SAMA Gov. Muhammad Al-Jasser
By ARAB NEWS
Published: Jul 26, 2011 20:48 Updated: Jul 27, 2011 00:22
RIYADH: Saudi economists have called for the establishment of a special authority to combat the so-called SR326 billion shadow economy that accounts for about a fifth of the Kingdom’s GDP according to World Bank estimates.
The economists called for increased monitoring mechanisms so that each commercial establishment could be checked and followed up by the authority to root out any violations, according to Al-Riyadh newspaper.
They said foreigners should not be allowed to renew their iqamas or given exit/re-entry visas unless they produce bank statements showing their money transfers outside.
The economists noted that concerned authorities were making efforts to prevent the remittances through illegal channels. They were referring to the new regulations issued by the Finance Ministry to organize the selling and buying of hard currency, travelers’ checks, bank checks and remittances within the Kingdom and abroad.
Economic consultant Fahd bin Juma said during 2009-2010, annual remittances from foreigners increased to SR100 billion. He warned that the size of foreign manpower was posing a threat to the local labor market and impeding the employment of Saudi nationals.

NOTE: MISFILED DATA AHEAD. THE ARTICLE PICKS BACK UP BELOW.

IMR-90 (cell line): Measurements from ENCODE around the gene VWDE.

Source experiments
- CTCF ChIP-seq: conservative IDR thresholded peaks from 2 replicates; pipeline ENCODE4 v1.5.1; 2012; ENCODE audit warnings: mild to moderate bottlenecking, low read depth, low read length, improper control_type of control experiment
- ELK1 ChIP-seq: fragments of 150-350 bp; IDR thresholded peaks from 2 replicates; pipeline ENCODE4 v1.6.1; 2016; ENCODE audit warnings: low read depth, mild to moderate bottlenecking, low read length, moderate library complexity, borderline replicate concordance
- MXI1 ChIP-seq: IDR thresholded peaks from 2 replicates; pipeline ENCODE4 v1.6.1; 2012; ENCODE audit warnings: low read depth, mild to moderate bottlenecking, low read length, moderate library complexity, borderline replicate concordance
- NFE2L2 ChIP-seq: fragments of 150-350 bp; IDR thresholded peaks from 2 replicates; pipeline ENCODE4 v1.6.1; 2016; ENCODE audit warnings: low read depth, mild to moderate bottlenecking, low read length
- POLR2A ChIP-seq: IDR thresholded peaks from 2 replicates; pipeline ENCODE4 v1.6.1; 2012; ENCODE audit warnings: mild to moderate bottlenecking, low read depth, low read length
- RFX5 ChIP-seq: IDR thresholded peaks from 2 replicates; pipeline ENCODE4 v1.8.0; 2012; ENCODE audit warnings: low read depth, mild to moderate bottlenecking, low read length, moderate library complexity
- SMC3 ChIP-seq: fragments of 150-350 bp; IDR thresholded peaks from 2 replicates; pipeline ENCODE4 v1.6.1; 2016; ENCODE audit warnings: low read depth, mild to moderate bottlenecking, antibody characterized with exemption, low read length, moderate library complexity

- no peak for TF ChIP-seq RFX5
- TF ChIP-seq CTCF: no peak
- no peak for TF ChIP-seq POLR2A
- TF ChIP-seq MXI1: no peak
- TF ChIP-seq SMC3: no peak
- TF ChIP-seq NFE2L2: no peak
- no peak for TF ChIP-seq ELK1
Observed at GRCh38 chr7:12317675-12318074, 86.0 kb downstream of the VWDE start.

Juma quoted a report by the Saudi Arabian Monetary Authority (SAMA), which said the transfers made by foreigners during the last quarter of 2010 amounted to SR27.6 billion, an increase of 18 percent over the three first quarters.
“This raises questions over whether the transfers were actually just salaries or end-of-service benefits, otherwise it would not have increased to this level,” he said.
Juma said the transfers cited in SAMA’s report included those made through legal channels. “There were other channels being used by the foreigners to transfer their funds outside,” he said.
He noted that the establishment of an authority to combat the shadow economy would provide the exact figures of foreign remittances.
Juma called for the opening of bank accounts for each foreigner clearly stipulating his monthly salary so that they would not use illegal channels for making remittances back home.
He also said supervisory bodies should control all ports in the Kingdom to make sure that foreigners were not carrying with them more than SR10,000. “Jewels and valuables carried by foreigners traveling abroad should also be checked,” he added.
Tawfiq Al-Suwailam, another Saudi economist, said there were more than 800,000 commercial licenses in Saudi Arabia, but they were being used to conduct all sorts of illegal commercial and economic activities.
“Foreigners account for the majority of these activities through undercover enterprises,” he said.
Al-Suwailam called for qualifying local cadres to replace foreigners and said the Saudization process should not be a hasty one otherwise it might fail. “Saudis should gradually replace foreigners. This should not be done all of a sudden otherwise it might have negative results,” he warned.
Al-Suwailam also called for more support to small and medium enterprises (SMEs) to boost the national economy. He said SMEs represented about 78 percent of all businesses in Japan. “The monopoly of foreigners in some businesses should be dismantled for the welfare of citizens,” he said.